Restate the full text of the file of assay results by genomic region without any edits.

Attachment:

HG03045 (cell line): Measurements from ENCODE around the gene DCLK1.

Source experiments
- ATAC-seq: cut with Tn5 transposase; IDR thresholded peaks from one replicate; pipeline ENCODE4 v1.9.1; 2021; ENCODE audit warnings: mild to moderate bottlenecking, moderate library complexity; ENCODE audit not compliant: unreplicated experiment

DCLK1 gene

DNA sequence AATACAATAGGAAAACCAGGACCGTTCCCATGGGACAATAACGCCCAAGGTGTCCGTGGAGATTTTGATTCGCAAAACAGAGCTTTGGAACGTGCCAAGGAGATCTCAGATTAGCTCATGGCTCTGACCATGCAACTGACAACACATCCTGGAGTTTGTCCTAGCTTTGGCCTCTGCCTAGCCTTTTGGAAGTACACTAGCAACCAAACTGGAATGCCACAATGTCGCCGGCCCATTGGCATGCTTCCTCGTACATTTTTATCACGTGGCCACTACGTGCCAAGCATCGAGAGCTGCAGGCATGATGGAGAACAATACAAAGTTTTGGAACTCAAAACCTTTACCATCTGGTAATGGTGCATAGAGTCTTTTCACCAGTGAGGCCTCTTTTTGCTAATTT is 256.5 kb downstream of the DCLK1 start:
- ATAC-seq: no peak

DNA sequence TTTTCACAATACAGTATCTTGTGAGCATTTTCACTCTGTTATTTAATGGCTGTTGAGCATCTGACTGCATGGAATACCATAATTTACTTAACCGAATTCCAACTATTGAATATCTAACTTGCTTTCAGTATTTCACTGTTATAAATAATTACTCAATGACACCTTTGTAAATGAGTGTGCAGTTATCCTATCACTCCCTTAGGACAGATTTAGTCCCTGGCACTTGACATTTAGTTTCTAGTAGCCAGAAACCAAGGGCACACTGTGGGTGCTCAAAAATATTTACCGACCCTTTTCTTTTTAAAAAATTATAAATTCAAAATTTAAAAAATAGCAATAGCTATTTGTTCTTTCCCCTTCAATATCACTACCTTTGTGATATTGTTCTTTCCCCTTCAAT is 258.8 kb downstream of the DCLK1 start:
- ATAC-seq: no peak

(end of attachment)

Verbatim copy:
HG03045 (cell line): Measurements from ENCODE around the gene DCLK1.

Source experiments
- ATAC-seq: cut with Tn5 transposase; IDR thresholded peaks from one replicate; pipeline ENCODE4 v1.9.1; 2021; ENCODE audit warnings: mild to moderate bottlenecking, moderate library complexity; ENCODE audit not compliant: unreplicated experiment

DCLK1 gene

DNA sequence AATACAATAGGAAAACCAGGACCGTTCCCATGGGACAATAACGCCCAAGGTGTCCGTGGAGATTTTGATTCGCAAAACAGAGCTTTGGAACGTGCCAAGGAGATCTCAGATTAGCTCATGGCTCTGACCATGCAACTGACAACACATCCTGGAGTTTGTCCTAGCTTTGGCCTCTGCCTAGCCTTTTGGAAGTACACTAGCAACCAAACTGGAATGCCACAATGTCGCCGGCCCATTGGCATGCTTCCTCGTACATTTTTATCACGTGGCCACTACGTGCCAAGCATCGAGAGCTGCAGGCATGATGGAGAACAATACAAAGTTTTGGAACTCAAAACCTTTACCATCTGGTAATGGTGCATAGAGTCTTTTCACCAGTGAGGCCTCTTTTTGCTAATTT is 256.5 kb downstream of the DCLK1 start:
- ATAC-seq: no peak

DNA sequence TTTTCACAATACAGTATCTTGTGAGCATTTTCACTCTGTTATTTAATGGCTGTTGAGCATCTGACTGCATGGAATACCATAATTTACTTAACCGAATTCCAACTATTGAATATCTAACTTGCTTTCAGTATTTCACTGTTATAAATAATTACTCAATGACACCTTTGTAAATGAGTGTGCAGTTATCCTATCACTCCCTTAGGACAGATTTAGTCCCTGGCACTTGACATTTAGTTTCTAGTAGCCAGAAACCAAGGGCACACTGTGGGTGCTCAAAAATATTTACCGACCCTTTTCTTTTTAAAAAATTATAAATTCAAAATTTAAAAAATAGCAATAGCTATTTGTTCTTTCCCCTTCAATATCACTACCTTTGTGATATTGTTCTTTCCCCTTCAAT is 258.8 kb downstream of the DCLK1 start:
- ATAC-seq: no peak